William A. Graham, Jr.
Carl C. Lamberg-Karlovsky
Roy P. Mottahedeh
Gregory Nagy
Prods Oktor Skjærvø, Chair

Professor Richard N. Frye, Aga Khan Professor of Iranian Studies Emeritus

2017年10月14日 星期六

Omeljan Pritsak (1919-2006)

Memorial Minute
May 14, 2009

At a Meeting of the Faculty of Arts and Sciences May 5, 2009, the following Minute was placed upon the records.
Omeljan Pritsak was a man of seemingly inexhaustible energy, broad erudition, and total dedication to scholarship in a broad range of fields. While he will probably be best remembered at Harvard and in the Ukrainian diaspora community as the co-founder and long-time director of Harvard’s Ukrainian Research Institute, his energy, erudition, and scholarship also found expression in a prodigious output of scholarly work and in institution-building in several countries and many scholarly fields. He was founder, editor, or an early stalwart of a number of periodical and monographic series—first in Germany, then in this country, and, ultimately, in his native Ukraine. His prodigious range and productivity is only partially captured by the published bibliographies of his works.
Pritsak was born on 7 April 1919 in Luka, in the Sambir region of Ukraine, and completed his secondary education at the Polish “First Gymnasium” of Ternopil’, where for some years he was the only Ukrainian student. His higher education, with a concentration in Ukrainian and, increasingly over time, Turkic history and philology, took place at the University of L’viv, at the Academy of Sciences of Ukraine in Kyiv, and, after World War II (during which he became first a Red Army soldier, then a prisoner of war, then an Ost-Arbeiter), at the Universities of Berlin and Göttingen, the latter of which awarded him a doctorate in 1948.
Pritsak was invited to visit Harvard University for the academic year 1960–61 and returned to Harvard as Professor of Linguistics and Turcology in 1964. He retired in 1989.
By the time of his arrival in Cambridge, Pritsak had already become an internationally recognized specialist in historical and comparative Turkic and Altaic linguistics and a leading authority on the history and cultures of the Eurasian steppe. He was the first scholar to solve problems of succession in Turkic tribal royalty, especially in the first Turkic Islamic dynasty of the Karakhanids. At Harvard, he turned increasingly to the analysis of the Ukrainian past in its larger context, drawing on his training in the relevant oriental languages to flesh out that history with material previously underrepresented or unknown.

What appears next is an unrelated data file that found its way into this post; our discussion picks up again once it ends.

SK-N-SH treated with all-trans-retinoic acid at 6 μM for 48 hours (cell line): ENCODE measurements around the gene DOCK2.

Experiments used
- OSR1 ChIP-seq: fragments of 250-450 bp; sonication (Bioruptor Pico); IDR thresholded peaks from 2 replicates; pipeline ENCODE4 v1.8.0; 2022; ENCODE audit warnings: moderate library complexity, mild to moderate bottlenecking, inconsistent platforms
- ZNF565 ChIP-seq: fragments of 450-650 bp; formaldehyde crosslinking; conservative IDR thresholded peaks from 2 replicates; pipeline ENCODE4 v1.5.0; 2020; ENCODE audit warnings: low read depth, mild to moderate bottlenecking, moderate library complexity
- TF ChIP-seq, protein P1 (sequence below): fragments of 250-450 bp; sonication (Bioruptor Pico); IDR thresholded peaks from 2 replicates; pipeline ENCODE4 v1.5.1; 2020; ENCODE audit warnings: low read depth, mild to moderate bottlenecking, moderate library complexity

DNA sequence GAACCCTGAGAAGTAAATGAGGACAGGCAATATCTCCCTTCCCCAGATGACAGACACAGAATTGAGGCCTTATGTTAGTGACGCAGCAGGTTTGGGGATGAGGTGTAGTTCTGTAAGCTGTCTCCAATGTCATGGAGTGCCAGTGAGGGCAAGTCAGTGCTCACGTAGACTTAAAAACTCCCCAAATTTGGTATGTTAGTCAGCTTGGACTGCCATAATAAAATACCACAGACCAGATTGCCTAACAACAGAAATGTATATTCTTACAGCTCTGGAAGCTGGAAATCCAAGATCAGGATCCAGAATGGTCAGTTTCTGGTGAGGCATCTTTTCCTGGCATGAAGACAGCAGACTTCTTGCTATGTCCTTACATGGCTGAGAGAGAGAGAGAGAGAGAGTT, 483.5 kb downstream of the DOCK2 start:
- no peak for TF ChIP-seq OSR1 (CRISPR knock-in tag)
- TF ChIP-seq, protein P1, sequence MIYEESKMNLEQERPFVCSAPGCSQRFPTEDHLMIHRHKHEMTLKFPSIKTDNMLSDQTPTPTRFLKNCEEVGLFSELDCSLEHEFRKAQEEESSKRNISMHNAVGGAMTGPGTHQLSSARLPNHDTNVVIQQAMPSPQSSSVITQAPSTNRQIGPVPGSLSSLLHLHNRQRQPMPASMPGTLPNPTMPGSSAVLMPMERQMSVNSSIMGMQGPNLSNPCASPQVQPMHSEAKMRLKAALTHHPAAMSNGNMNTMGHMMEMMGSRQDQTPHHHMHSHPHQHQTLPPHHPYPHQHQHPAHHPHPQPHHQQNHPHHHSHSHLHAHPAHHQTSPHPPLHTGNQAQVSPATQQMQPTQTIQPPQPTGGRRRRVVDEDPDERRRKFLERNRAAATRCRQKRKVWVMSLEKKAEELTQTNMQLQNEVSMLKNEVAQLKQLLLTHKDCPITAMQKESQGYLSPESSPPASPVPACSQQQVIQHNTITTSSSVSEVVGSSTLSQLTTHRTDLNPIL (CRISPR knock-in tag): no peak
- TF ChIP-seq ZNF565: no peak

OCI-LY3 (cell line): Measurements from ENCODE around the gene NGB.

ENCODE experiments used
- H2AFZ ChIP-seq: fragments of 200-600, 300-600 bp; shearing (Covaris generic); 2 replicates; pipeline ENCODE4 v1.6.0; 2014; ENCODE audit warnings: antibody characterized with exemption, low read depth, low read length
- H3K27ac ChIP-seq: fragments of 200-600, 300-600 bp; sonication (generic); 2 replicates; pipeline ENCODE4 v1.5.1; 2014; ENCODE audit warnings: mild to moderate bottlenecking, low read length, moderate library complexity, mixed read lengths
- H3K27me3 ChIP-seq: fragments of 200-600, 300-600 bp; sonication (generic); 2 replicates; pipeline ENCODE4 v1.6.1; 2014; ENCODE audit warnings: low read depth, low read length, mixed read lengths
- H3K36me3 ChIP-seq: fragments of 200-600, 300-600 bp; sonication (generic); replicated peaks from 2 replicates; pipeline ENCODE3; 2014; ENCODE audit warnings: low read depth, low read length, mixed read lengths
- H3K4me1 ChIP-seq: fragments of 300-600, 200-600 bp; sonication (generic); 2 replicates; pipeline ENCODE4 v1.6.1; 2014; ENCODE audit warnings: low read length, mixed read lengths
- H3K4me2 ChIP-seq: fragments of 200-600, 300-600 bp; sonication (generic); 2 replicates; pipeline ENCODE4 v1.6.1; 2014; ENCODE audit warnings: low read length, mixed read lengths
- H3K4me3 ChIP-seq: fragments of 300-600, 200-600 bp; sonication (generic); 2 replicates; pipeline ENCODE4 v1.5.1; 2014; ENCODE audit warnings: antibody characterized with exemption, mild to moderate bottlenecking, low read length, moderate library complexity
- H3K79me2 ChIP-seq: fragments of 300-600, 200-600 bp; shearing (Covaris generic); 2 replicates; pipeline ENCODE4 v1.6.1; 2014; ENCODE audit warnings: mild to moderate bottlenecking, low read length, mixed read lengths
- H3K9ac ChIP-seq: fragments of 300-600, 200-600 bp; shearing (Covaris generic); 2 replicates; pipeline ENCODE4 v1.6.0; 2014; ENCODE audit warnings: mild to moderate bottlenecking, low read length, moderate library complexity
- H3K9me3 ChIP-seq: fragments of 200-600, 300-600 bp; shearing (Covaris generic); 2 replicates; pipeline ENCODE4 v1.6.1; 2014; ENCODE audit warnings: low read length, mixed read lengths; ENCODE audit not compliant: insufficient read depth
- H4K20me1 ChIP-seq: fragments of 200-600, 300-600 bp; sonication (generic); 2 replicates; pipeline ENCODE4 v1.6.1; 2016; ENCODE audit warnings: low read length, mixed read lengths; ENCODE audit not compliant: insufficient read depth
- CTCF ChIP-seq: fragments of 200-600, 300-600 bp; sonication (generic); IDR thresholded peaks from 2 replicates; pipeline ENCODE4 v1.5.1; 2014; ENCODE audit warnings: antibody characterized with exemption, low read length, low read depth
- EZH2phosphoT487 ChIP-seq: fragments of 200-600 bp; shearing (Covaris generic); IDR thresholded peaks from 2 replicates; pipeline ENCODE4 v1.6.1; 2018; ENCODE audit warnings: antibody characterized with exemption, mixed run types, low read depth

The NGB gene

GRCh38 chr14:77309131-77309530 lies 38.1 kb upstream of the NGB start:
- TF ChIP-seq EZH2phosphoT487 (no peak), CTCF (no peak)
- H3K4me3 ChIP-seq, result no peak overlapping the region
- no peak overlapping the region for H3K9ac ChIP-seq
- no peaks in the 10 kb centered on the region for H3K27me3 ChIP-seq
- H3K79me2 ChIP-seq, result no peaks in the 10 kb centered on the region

In 1967 Pritsak proposed the creation of a firm foundation for the development of Ukrainian studies at Harvard through the establishment of three endowed chairs (history, literature, and philology) and a research institute. This project was accomplished thanks to the efforts of the Ukrainian Studies Fund, which raised the necessary funds within the North-American Ukrainian diaspora community. The Ukrainian Research Institute was founded in 1973 and Pritsak became its first director. In 1975 he was named to the new Hrushevs’kyi Chair in Ukrainian history.
In most of his work, Pritsak was very much a structuralist. Therein lay the basis of his close collaboration with Roman Jakobson (1896–1982), especially in the International Journal of Slavic Linguistics and Poetics (The Hague: Mouton), which Jakobson edited in the mid-1960s. Pritsak also took a very pronounced structuralist view of genealogy and chronology—although his interest in these fields may have originated with some adolescent discoveries about his own birth and parentage.
He could overreach himself, as specialist reviewers of his The Origins of Rus’ (Harvard 1981) have been quick to point out. He was impatient with critics, spending very little energy in engaging with their views. He insisted that the cultural history of the East Slavs (and for him political institutions were a part of cultural history) must be viewed in the broadest Eurasian terms, taking fully into account the experiences of Scandinavian, Turkic, Baltic, and other Slavic peoples and sources in their languages.
The great majority of those who challenge Pritsak’s conclusions on the origins of Rus’ themselves view history in primarily “national” categories, but—despite his dedication to Ukrainian history—he explicitly did not. It is true, however, that when asked by one of those signed below why his projected book on the Origins of Rus’ would be in six volumes, he is said to have replied, “Because Ochmanski’s ‘Origins of Poland’ is in three.”
In one of his last general articles on the subject, he was particularly direct: “The history of Ukraine is not the history of the Ukrainian ethnic mass (ethnicity is not a historical subject) but the objective view, measured in linear time, of all types of states and communities which existed on the present territory of Ukraine in the past.”